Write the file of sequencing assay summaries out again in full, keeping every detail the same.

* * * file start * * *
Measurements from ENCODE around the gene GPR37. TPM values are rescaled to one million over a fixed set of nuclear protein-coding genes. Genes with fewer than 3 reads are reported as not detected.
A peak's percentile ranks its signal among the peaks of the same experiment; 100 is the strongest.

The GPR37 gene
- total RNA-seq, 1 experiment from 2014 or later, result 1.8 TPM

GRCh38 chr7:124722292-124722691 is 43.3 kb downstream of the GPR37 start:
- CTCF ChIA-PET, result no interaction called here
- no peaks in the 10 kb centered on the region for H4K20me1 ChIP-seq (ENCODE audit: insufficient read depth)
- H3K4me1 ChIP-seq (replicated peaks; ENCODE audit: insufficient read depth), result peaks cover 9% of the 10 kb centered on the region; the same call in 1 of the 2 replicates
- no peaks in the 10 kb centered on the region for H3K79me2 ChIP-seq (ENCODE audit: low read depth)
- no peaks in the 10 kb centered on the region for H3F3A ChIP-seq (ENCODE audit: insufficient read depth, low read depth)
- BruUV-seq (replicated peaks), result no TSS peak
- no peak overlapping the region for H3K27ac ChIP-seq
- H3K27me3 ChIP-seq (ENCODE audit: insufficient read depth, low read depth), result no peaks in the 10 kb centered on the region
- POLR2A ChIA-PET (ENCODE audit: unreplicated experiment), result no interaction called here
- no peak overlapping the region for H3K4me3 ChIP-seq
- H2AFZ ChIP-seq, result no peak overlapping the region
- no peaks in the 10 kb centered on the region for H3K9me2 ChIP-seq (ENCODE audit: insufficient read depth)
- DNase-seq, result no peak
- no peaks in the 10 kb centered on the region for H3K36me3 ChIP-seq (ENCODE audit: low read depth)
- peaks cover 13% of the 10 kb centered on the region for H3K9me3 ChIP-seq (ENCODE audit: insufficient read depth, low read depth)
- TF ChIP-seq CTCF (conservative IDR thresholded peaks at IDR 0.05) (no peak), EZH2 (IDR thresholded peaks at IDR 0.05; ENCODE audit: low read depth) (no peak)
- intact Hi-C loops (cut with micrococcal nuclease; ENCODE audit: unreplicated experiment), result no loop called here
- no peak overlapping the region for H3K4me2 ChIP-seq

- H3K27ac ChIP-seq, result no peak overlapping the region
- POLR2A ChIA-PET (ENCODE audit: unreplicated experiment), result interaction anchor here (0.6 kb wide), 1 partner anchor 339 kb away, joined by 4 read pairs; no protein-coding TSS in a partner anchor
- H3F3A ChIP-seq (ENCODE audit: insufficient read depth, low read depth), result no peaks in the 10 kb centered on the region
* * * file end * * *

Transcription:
Measurements from ENCODE around the gene GPR37. TPM values are rescaled to one million over a fixed set of nuclear protein-coding genes. Genes with fewer than 3 reads are reported as not detected.
A peak's percentile ranks its signal among the peaks of the same experiment; 100 is the strongest.

The GPR37 gene
- total RNA-seq, 1 experiment from 2014 or later, result 1.8 TPM

GRCh38 chr7:124722292-124722691 is 43.3 kb downstream of the GPR37 start:
- CTCF ChIA-PET, result no interaction called here
- no peaks in the 10 kb centered on the region for H4K20me1 ChIP-seq (ENCODE audit: insufficient read depth)
- H3K4me1 ChIP-seq (replicated peaks; ENCODE audit: insufficient read depth), result peaks cover 9% of the 10 kb centered on the region; the same call in 1 of the 2 replicates
- no peaks in the 10 kb centered on the region for H3K79me2 ChIP-seq (ENCODE audit: low read depth)
- no peaks in the 10 kb centered on the region for H3F3A ChIP-seq (ENCODE audit: insufficient read depth, low read depth)
- BruUV-seq (replicated peaks), result no TSS peak
- no peak overlapping the region for H3K27ac ChIP-seq
- H3K27me3 ChIP-seq (ENCODE audit: insufficient read depth, low read depth), result no peaks in the 10 kb centered on the region
- POLR2A ChIA-PET (ENCODE audit: unreplicated experiment), result no interaction called here
- no peak overlapping the region for H3K4me3 ChIP-seq
- H2AFZ ChIP-seq, result no peak overlapping the region
- no peaks in the 10 kb centered on the region for H3K9me2 ChIP-seq (ENCODE audit: insufficient read depth)
- DNase-seq, result no peak
- no peaks in the 10 kb centered on the region for H3K36me3 ChIP-seq (ENCODE audit: low read depth)
- peaks cover 13% of the 10 kb centered on the region for H3K9me3 ChIP-seq (ENCODE audit: insufficient read depth, low read depth)
- TF ChIP-seq CTCF (conservative IDR thresholded peaks at IDR 0.05) (no peak), EZH2 (IDR thresholded peaks at IDR 0.05; ENCODE audit: low read depth) (no peak)
- intact Hi-C loops (cut with micrococcal nuclease; ENCODE audit: unreplicated experiment), result no loop called here
- no peak overlapping the region for H3K4me2 ChIP-seq

- H3K27ac ChIP-seq, result no peak overlapping the region
- POLR2A ChIA-PET (ENCODE audit: unreplicated experiment), result interaction anchor here (0.6 kb wide), 1 partner anchor 339 kb away, joined by 4 read pairs; no protein-coding TSS in a partner anchor
- H3F3A ChIP-seq (ENCODE audit: insufficient read depth, low read depth), result no peaks in the 10 kb centered on the region